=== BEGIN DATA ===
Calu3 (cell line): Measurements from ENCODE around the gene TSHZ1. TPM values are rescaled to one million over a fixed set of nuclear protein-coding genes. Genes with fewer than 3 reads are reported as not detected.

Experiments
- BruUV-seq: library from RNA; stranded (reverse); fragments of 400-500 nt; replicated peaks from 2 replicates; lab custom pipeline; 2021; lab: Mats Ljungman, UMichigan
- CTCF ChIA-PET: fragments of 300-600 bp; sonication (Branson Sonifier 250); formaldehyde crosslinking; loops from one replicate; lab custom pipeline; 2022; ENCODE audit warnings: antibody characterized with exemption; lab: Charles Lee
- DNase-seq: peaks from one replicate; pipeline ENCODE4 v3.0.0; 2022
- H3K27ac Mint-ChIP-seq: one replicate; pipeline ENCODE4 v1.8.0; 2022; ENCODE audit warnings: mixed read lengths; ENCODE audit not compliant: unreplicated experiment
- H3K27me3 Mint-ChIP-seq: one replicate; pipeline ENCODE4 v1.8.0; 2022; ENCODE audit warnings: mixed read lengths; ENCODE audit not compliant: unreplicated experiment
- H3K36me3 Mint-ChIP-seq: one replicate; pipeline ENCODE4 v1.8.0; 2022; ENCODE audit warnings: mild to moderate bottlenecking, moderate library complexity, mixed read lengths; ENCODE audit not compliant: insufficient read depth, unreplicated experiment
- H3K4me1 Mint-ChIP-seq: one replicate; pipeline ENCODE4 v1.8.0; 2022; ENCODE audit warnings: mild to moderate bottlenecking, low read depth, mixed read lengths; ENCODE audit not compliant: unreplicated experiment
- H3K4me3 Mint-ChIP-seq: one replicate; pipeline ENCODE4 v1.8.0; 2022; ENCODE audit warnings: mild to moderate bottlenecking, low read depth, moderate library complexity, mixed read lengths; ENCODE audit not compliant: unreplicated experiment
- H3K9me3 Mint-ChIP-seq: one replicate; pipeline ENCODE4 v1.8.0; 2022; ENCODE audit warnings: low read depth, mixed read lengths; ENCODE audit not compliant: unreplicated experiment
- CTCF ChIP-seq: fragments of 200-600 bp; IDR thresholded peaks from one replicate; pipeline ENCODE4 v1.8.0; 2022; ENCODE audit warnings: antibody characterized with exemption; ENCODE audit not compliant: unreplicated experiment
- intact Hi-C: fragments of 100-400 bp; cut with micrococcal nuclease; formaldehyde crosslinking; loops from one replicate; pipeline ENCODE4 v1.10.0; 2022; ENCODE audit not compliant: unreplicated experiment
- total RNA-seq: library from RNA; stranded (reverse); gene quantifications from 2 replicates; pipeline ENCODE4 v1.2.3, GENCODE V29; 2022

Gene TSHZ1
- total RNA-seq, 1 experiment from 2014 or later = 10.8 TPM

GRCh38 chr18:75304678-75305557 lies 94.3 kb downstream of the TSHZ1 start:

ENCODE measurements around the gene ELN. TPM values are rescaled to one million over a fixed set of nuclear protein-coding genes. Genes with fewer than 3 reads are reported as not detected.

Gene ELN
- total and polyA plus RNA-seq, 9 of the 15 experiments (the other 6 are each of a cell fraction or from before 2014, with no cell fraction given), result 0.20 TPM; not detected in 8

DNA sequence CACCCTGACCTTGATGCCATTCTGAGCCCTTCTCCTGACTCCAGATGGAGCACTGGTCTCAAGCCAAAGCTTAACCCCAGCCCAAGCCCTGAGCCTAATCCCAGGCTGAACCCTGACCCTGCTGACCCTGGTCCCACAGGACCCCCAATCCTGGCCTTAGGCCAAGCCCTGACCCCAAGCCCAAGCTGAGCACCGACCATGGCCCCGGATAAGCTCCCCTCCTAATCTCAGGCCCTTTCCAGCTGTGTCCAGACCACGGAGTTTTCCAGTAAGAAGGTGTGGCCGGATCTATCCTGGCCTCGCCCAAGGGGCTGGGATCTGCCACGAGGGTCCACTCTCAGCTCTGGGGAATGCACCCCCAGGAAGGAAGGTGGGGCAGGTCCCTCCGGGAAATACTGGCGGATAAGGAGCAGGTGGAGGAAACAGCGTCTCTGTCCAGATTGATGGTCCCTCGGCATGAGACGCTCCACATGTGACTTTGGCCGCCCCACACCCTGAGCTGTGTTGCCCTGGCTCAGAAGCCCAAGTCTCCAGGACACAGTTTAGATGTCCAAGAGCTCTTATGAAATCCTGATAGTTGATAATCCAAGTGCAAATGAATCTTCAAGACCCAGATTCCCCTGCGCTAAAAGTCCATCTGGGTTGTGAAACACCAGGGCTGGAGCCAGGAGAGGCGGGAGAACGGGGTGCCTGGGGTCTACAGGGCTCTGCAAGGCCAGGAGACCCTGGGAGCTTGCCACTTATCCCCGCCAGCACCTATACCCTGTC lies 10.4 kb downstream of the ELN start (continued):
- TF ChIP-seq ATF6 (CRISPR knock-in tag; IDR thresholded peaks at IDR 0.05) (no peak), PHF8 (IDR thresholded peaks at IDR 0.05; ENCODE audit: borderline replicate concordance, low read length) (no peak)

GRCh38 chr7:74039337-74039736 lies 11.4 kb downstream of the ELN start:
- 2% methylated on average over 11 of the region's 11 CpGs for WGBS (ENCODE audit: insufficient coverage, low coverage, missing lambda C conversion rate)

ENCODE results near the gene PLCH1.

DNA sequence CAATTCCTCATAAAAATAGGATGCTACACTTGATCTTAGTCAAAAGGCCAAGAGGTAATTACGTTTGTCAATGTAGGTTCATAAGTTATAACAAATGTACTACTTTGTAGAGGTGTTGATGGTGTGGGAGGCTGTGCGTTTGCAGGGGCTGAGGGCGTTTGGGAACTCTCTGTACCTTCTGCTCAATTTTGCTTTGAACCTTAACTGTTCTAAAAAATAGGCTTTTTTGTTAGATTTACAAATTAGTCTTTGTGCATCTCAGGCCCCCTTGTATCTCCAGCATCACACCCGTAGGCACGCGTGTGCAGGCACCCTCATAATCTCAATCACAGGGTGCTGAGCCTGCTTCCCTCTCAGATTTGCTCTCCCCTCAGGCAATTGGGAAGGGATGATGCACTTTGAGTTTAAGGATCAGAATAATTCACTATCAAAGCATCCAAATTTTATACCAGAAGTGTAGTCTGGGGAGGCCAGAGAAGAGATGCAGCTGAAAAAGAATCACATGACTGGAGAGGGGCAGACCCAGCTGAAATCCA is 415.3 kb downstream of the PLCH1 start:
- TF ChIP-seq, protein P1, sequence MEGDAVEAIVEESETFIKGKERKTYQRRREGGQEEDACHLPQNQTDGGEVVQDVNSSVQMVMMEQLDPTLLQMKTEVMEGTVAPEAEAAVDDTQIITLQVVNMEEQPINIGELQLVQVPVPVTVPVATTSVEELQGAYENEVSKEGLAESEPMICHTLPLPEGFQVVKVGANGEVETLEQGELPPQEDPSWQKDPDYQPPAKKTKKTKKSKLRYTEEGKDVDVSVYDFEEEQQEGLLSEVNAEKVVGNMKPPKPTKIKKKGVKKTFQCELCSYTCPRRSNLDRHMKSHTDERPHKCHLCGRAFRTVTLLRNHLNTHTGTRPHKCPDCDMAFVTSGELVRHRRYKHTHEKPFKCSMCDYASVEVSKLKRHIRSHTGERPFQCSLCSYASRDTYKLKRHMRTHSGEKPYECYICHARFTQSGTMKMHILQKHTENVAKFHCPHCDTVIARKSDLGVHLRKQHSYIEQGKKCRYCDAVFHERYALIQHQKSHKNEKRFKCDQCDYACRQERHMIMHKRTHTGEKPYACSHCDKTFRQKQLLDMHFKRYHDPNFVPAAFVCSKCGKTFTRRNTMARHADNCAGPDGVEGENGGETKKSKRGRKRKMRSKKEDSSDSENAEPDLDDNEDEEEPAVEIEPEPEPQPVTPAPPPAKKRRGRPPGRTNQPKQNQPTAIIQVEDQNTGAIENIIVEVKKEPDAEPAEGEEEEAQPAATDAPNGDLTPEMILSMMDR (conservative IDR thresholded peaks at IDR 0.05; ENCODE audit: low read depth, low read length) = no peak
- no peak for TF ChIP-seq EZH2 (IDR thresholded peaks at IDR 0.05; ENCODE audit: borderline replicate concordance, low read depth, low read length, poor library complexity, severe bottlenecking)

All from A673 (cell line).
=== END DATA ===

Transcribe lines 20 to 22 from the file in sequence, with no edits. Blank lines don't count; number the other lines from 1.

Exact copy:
- total and polyA plus RNA-seq, 9 of the 15 experiments (the other 6 are each of a cell fraction or from before 2014, with no cell fraction given), result 0.20 TPM; not detected in 8

DNA sequence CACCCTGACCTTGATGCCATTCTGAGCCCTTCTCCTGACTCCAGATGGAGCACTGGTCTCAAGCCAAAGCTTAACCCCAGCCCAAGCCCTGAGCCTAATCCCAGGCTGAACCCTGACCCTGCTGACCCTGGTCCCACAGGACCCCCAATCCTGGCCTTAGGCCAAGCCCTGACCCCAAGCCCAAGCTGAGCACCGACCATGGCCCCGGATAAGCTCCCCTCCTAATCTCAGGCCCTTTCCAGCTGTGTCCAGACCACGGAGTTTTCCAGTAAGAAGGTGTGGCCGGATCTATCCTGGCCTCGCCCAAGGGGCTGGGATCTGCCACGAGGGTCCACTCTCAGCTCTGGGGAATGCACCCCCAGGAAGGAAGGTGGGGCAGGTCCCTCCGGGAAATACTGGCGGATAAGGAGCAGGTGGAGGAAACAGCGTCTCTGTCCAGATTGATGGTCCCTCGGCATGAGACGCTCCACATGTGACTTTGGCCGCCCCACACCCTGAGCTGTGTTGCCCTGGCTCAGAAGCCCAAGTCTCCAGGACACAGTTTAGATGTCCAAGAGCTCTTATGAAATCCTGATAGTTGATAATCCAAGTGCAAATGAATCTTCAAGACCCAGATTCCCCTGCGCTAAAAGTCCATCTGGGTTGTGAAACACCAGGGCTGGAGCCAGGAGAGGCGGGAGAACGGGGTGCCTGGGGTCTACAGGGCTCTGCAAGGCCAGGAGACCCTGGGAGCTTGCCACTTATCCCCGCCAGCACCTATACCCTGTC lies 10.4 kb downstream of the ELN start (continued):
- TF ChIP-seq ATF6 (CRISPR knock-in tag; IDR thresholded peaks at IDR 0.05) (no peak), PHF8 (IDR thresholded peaks at IDR 0.05; ENCODE audit: borderline replicate concordance, low read length) (no peak)